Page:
by Jeff Counts
Instrumentation: 3 flutes (3rd doubles piccolo), 2 oboes (3rd doubles English horn), 3 clarinets, 3 bassoons (3rd doubles contrabassoon), 4 horns, 3 trumpets, 3 trombones, tuba, timpani, strings.
Duration: 39 minutes in four movements.
THE COMPOSER – CARL NIELSEN (1865-1931) – Nielsen added regular conducting responsibilities to his already busy life in 1908 when he took on one of the kapelmester positions at the Royal Chapel. Even though his conducting occasionally put him on the wrong side of critical opinion, Nielsen’s reputation as a composer was as strong as ever in 1912 when he led his orchestra colleagues on a program featuring two of his own premieres.
THE HISTORY – The concert included Nielsen’s Violin Concerto and his highly anticipated 3rd Symphony. The subtitle of “espansiva” was there from the start, as was some confusion about its meaning. Symphony No. 3 was no more “expansive” in compositional scope than No. 2, nor did it require a noticeably “expanded” orchestra. According to Robert Simpson, Nielsen’s “espansiva” terminology referred to “the outward growth of the mind’s scope and the expansion of life that comes from it.” Nielsen was attempting to demonstrate the notion that great art, although forged from the private fires that burn inside an artist, seeks to grow beyond its origin and contribute to humanity’s collective experience. For Nielsen, this process was clearly one of unashamed exhilaration. The 3rd Symphony is irresistibly sunny in character, so much so that it likely fed the general (and ongoing in some cases) belief that Nielsen’s music was always thus. Not true, as this season’s chronological survey of his 6 symphonies will prove. The 3rd Symphony’s success gave Nielsen his first real international credibility. Immediately after the Copenhagen premiere, he conducted it Amsterdam and before long it was programmed in Germany, Sweden and Finland. Though somewhat less common now, it remains a popular component of his symphonic half-dozen, due in no small part to the fantastically tranquil second movement. “Espansiva’s” slow movement, which Nielsen once referred to as a “landscape Andante,” is unique in his canon for its use of wordless solo voices. He almost certainly recalled his native island of Funen while he wrote it and he later stated that he hoped for a better understanding of “man’s intense feelings as a result…” The same might be said of “espansiva” in its entirety.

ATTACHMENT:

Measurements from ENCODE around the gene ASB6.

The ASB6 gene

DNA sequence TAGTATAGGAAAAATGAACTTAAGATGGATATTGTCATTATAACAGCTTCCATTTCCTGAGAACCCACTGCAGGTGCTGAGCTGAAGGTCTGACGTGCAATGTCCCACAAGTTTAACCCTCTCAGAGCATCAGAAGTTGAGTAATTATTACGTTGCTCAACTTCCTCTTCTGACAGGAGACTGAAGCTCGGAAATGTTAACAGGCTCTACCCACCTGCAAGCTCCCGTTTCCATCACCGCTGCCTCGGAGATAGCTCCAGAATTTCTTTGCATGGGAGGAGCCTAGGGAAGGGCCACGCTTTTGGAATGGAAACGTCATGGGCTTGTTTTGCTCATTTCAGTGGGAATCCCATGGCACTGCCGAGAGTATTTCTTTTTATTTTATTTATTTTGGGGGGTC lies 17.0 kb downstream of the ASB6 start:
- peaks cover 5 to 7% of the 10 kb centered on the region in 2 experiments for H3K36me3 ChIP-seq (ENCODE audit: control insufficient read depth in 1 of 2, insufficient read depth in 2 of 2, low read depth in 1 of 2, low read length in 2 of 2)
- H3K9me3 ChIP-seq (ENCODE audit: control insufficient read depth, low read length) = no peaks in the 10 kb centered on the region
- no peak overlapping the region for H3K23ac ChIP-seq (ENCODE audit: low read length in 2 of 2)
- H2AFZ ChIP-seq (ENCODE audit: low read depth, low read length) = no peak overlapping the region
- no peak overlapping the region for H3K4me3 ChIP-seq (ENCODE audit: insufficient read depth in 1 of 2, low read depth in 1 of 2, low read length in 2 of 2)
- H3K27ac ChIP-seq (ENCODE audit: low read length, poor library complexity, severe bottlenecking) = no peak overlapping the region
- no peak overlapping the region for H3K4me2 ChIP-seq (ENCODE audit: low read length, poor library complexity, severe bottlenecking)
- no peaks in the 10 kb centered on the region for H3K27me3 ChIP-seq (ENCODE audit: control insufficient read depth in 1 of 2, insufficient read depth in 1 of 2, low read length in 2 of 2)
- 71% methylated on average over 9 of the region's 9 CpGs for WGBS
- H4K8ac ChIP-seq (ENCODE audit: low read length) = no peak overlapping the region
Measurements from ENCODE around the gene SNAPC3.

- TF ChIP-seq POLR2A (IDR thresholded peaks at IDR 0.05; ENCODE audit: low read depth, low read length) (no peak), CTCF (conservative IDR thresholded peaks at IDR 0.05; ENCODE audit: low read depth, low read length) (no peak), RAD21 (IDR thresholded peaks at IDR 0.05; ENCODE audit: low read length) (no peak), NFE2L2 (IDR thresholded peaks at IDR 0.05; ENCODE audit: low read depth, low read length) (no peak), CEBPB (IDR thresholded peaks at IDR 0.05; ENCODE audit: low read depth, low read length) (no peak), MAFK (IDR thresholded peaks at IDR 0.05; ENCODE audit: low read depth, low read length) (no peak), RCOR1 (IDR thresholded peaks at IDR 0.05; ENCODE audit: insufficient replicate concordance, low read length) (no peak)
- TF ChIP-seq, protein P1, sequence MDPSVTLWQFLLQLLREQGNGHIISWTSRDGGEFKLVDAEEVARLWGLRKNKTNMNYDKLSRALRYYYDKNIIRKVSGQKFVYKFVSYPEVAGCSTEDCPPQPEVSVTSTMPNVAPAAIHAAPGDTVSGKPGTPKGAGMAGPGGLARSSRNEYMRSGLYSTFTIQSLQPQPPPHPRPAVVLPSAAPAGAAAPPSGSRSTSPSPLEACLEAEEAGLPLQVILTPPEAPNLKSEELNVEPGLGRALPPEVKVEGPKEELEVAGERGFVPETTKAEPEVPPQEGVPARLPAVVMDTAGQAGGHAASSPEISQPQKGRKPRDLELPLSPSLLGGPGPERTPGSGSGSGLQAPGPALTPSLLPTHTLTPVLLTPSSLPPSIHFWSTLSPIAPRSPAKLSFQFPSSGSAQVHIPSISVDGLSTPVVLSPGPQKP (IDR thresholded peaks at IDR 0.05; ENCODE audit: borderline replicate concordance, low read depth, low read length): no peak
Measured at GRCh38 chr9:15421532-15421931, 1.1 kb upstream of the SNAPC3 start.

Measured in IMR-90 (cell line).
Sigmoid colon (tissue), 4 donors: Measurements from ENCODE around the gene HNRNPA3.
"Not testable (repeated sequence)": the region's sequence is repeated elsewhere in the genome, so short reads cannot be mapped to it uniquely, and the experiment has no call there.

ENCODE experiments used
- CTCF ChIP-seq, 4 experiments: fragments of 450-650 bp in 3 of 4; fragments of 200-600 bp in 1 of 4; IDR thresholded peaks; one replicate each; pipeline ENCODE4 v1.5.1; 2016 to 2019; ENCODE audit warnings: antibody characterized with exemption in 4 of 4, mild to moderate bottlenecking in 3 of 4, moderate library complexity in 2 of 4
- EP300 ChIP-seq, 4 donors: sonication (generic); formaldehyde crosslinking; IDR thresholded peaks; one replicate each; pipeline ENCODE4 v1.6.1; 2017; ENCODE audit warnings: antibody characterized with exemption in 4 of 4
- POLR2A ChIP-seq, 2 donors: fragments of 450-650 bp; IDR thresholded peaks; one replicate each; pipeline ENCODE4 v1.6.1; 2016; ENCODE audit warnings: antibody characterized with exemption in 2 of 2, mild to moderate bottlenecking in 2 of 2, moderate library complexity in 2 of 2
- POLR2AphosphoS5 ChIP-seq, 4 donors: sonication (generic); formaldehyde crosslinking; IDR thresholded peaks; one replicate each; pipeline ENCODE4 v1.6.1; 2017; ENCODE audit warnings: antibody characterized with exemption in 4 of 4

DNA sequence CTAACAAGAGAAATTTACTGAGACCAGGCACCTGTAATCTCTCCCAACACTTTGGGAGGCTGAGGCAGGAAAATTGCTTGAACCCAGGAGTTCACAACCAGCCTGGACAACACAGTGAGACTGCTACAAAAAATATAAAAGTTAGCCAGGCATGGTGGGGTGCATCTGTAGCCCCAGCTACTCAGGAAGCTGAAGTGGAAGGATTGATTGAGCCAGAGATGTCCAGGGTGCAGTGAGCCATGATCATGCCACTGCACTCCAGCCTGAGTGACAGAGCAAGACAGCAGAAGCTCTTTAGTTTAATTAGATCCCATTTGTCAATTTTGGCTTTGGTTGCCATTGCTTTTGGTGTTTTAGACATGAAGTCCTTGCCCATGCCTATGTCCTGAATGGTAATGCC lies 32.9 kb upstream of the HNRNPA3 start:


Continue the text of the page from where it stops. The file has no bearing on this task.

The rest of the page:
THE WORLD – Scott reached the South Pole in 1912, only to find Amundsen’s flag already there. Also that year, the RMS Titanic went down during her maiden voyage, Piltdown Man was “discovered” in England and the African National Congress was formed.
THE CONNECTION – The Utah Symphony last performed Nielsen’s Symphony No. 3 in 2003. Guest Conductor Christopher Wilkins was on the podium.